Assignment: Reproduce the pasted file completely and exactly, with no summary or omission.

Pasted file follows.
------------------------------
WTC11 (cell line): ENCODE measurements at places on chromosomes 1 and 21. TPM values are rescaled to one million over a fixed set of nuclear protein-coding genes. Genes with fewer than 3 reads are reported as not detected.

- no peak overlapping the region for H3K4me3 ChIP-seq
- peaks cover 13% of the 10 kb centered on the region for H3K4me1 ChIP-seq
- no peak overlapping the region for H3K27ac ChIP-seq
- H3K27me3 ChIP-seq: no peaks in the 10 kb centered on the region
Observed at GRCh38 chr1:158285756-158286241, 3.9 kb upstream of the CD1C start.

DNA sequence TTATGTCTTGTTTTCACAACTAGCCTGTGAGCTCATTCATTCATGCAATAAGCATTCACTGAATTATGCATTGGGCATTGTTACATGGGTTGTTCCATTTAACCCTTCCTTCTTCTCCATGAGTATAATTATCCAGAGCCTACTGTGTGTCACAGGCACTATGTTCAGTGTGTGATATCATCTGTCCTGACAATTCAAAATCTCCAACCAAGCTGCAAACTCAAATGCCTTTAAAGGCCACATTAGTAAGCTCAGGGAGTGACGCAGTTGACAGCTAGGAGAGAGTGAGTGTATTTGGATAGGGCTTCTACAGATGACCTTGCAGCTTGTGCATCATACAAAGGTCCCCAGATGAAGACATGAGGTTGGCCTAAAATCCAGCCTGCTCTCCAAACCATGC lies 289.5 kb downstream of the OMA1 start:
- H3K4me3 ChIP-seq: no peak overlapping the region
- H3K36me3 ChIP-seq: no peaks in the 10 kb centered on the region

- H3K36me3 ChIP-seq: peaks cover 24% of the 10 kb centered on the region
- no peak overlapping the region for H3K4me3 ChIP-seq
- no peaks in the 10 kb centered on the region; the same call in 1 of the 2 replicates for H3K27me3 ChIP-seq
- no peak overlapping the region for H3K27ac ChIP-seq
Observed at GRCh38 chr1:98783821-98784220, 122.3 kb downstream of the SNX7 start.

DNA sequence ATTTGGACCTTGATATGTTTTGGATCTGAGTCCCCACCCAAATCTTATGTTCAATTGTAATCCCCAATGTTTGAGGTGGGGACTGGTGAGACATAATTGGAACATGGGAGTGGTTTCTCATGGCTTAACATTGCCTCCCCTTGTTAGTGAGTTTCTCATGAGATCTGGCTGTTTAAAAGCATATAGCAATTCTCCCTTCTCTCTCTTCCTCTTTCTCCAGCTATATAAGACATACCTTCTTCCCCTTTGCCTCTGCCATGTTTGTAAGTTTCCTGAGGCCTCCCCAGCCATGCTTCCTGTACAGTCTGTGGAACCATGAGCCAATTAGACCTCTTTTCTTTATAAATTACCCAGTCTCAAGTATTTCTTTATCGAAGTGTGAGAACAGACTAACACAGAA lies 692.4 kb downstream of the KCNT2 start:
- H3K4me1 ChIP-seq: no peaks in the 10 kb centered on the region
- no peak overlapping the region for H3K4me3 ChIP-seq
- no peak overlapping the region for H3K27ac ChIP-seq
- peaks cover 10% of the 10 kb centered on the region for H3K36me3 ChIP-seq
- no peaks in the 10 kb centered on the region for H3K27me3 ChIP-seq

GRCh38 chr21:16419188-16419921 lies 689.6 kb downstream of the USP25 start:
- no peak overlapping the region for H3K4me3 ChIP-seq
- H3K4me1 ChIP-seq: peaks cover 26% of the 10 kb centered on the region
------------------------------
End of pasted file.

WTC11 (cell line): ENCODE measurements at places on chromosomes 1 and 21. TPM values are rescaled to one million over a fixed set of nuclear protein-coding genes. Genes with fewer than 3 reads are reported as not detected.

- no peak overlapping the region for H3K4me3 ChIP-seq
- peaks cover 13% of the 10 kb centered on the region for H3K4me1 ChIP-seq
- no peak overlapping the region for H3K27ac ChIP-seq
- H3K27me3 ChIP-seq: no peaks in the 10 kb centered on the region
Observed at GRCh38 chr1:158285756-158286241, 3.9 kb upstream of the CD1C start.

DNA sequence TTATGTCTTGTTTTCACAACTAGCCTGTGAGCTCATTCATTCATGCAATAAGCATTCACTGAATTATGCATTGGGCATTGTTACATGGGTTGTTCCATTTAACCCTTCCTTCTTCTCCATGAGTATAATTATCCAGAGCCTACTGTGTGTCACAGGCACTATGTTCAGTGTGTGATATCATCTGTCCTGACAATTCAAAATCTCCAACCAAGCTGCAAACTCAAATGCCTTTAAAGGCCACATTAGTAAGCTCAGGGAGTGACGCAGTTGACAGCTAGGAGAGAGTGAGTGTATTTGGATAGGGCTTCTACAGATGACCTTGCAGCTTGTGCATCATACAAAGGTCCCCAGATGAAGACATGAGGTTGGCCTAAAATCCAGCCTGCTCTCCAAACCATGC lies 289.5 kb downstream of the OMA1 start:
- H3K4me3 ChIP-seq: no peak overlapping the region
- H3K36me3 ChIP-seq: no peaks in the 10 kb centered on the region

- H3K36me3 ChIP-seq: peaks cover 24% of the 10 kb centered on the region
- no peak overlapping the region for H3K4me3 ChIP-seq
- no peaks in the 10 kb centered on the region; the same call in 1 of the 2 replicates for H3K27me3 ChIP-seq
- no peak overlapping the region for H3K27ac ChIP-seq
Observed at GRCh38 chr1:98783821-98784220, 122.3 kb downstream of the SNX7 start.

DNA sequence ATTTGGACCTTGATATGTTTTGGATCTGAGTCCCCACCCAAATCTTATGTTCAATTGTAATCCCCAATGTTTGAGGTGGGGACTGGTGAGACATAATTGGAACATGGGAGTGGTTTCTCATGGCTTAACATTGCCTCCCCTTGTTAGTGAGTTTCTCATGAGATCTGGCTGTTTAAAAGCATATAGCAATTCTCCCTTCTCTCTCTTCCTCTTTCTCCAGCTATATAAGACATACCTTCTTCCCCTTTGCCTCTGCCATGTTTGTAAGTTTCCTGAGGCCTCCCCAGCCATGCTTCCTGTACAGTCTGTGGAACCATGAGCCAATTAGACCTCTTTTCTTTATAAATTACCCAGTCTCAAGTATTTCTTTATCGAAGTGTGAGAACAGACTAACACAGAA lies 692.4 kb downstream of the KCNT2 start:
- H3K4me1 ChIP-seq: no peaks in the 10 kb centered on the region
- no peak overlapping the region for H3K4me3 ChIP-seq
- no peak overlapping the region for H3K27ac ChIP-seq
- peaks cover 10% of the 10 kb centered on the region for H3K36me3 ChIP-seq
- no peaks in the 10 kb centered on the region for H3K27me3 ChIP-seq

GRCh38 chr21:16419188-16419921 lies 689.6 kb downstream of the USP25 start:
- no peak overlapping the region for H3K4me3 ChIP-seq
- H3K4me1 ChIP-seq: peaks cover 26% of the 10 kb centered on the region